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Media Advisory 04-32

NIH-NSF to Convene Interagency Conference on Bridging the Life and Physical Sciences

October 8, 2004

This material is available primarily for archival purposes. Telephone numbers or other contact information may be out of date; please see current contact information at media contacts.


The National Institutes of Health (NIH) and the National Science Foundation (NSF) are convening the conference, "Research at the Interface of the Life and Physical Sciences: Bridging the Sciences," on Nov. 9, 2004, at the Natcher Conference Center on the main NIH campus in Bethesda, Md.

The objectives of the conference are to identify opportunities, grand challenges, and issues at the interface of the life and physical sciences that could result in major advances and to develop approaches for bridging these traditionally separate fields.

"Strengthening and encouraging research at the interface of the life and physical sciences is crucial in leveraging our national resources. This interdisciplinary approach to research will undoubtedly provide unprecedented collaborative opportunities, as well as remarkable advances in the future that are underpinned by breakthroughs in both areas," said Elias Zerhouni, NIH director.

"The progress of medicine in the past 100 years is one of the great success stories in human history. It simply would not have occurred without continuous fundamental research in physical sciences and engineering," said Arden Bement, NSF acting director. "To sustain the pace of progress, we must enhance the hugely productive synergy between the physical and life sciences."

Planning for this conference is the result of language in the FY 2004 House Appropriations Report that recognized the importance of research at the interface of the life and physical sciences. NIH and NSF were asked to convene a conference of Federal agencies whose missions involve the conduct or support of research in the life and physical sciences to discuss ways to strengthen research at the interface. One recommendation resulting from the initial meeting held May 10, 2004, was to convene scientific researchers in order to obtain community input on effectively bridging the life and physical sciences.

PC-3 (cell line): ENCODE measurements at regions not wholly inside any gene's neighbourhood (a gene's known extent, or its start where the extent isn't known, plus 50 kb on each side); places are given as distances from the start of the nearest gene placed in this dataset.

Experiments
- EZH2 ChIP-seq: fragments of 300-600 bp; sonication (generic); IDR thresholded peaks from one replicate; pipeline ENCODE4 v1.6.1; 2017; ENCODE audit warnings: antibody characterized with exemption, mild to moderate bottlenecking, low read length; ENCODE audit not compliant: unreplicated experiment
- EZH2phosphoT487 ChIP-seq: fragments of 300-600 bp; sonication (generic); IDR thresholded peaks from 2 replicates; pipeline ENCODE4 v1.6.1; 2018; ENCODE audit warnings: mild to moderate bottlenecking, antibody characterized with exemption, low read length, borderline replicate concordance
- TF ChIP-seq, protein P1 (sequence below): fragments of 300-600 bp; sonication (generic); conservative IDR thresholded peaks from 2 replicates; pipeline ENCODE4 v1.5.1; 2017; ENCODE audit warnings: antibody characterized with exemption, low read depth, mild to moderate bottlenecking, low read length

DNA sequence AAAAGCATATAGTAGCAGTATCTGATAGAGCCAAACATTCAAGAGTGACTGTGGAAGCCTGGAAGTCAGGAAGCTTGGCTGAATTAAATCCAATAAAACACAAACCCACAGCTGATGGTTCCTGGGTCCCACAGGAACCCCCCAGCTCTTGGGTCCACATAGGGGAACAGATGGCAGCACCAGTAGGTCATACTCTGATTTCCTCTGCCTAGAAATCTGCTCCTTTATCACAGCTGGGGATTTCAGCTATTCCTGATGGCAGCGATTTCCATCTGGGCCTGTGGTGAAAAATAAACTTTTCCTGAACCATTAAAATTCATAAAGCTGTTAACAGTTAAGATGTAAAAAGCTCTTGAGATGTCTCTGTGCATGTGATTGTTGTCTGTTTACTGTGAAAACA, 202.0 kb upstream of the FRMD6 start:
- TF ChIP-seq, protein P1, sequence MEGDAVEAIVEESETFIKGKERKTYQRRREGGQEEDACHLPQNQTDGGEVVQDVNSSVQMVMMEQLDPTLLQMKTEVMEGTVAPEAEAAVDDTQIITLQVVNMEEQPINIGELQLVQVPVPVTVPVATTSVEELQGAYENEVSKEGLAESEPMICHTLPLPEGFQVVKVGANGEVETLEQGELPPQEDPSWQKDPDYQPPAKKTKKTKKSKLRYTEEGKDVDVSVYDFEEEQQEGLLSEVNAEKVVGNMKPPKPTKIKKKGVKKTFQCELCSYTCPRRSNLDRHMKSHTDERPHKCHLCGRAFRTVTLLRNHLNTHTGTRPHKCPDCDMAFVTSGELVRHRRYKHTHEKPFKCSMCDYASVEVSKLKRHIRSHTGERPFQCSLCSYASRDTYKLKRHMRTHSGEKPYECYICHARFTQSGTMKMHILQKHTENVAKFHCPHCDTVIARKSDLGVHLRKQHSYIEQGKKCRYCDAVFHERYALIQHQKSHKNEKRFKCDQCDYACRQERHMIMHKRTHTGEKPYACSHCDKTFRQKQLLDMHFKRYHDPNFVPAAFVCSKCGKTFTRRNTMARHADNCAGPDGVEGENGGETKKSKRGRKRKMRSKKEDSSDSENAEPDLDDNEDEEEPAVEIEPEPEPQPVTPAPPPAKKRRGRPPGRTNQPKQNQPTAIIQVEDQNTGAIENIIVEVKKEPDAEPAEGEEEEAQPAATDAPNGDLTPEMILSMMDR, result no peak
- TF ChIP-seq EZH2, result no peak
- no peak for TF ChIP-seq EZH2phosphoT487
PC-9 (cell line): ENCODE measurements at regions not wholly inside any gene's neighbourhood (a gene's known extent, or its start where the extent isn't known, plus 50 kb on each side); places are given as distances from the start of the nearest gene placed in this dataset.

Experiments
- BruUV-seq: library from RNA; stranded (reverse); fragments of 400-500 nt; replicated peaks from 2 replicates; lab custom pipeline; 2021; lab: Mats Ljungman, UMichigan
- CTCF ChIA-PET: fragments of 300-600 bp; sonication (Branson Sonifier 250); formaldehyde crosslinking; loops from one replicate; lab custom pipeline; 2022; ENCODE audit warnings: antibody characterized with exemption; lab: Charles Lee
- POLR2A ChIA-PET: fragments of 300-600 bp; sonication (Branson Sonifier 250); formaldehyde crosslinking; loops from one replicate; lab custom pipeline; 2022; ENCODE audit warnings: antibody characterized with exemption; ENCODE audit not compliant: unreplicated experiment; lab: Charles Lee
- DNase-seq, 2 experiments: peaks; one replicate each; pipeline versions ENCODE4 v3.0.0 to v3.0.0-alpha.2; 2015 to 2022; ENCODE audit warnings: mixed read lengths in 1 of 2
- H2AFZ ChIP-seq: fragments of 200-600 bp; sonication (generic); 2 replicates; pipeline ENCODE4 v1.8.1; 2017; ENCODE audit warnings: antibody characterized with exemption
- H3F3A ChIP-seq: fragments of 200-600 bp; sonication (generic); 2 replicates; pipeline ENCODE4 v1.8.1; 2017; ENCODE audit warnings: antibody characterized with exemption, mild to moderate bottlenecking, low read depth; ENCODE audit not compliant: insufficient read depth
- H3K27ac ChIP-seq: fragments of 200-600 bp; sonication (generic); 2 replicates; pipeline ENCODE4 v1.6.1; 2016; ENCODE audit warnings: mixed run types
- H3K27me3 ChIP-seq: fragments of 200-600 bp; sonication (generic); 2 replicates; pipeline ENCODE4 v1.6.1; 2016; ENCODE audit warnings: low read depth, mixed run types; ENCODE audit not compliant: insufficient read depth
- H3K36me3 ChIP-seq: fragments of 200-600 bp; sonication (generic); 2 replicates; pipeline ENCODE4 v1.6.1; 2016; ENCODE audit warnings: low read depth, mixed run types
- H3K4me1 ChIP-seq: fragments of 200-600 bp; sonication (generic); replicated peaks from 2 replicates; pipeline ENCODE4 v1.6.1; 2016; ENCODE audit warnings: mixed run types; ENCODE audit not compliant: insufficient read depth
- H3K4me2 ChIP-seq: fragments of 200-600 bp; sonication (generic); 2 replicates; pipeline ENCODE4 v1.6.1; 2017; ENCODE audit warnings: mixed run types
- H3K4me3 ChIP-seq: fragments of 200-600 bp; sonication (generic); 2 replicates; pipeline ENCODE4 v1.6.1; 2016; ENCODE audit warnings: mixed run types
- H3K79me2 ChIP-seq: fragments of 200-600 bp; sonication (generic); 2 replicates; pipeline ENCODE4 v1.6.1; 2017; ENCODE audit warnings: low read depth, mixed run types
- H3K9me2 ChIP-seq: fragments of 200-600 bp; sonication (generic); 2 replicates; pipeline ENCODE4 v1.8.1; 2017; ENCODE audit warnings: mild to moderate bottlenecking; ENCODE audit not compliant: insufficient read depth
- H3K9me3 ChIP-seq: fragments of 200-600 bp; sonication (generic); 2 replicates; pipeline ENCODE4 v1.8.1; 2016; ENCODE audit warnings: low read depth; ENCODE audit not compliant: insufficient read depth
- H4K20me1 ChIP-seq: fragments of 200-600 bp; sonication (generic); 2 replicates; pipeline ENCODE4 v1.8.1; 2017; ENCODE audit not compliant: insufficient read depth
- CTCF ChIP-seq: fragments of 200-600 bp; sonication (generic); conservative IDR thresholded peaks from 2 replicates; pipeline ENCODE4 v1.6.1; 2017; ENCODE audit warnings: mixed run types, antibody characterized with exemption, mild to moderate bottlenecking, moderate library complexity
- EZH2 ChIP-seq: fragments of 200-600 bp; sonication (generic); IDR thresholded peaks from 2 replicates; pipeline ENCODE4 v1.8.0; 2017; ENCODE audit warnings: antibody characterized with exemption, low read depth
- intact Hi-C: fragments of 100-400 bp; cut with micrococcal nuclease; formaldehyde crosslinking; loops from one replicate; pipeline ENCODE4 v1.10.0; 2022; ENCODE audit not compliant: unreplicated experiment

Structured as a one-day, interactive meeting, the conference will be co-chaired by Dr. Jose Onuchic, professor of physics and co-director of the Center for Theoretical Biological Physics, University of California, San Diego; Dr. Ken Dill, professor of biophysics and associate dean of research, School of Pharmacy, University of California, San Francisco; and Dr. Claire Fraser, president and director of The Institute for Genomic Research, Rockville, Md. A core of invited extramural scientists will serve as primary discussants to address the conference objectives. Representatives from appropriate Federal agencies will also attend and participate as agency resources.

Attendance at the conference is open to the public, although seating is limited. No registration fee is required. Individuals interested in attending should send an e-mail to [], indicating their potential contribution to the conference objectives and providing contact information. The deadline for responding is Oct. 15, 2004.

Additional details on the life and physical sciences conferences can be found at the following link: [].


Arden Bement, NSF
Elias Zerhouni, NIH, and invited conference discussants


Conference, "Research at the Interface of the Life and Physical Sciences: Bridging the Sciences"


Tuesday, Nov. 9, 2004


Natcher Conference Center
NIH Campus, 45 Center Dr.
Bethesda, MD
(Medical Center Metro stop, Red Line)



Program Contacts
Arthur B. Ellis, NSF, (703) 292-4960, email:
Bruce K. Hamilton, NSF, (703) 292-8320, email:

The U.S. National Science Foundation propels the nation forward by advancing fundamental research in all fields of science and engineering. NSF supports research and people by providing facilities, instruments and funding to support their ingenuity and sustain the U.S. as a global leader in research and innovation. With a fiscal year 2022 budget of $8.8 billion, NSF funds reach all 50 states through grants to nearly 2,000 colleges, universities and institutions. Each year, NSF receives more than 40,000 competitive proposals and makes about 11,000 new awards. Those awards include support for cooperative research with industry, Arctic and Antarctic research and operations, and U.S. participation in international scientific efforts.

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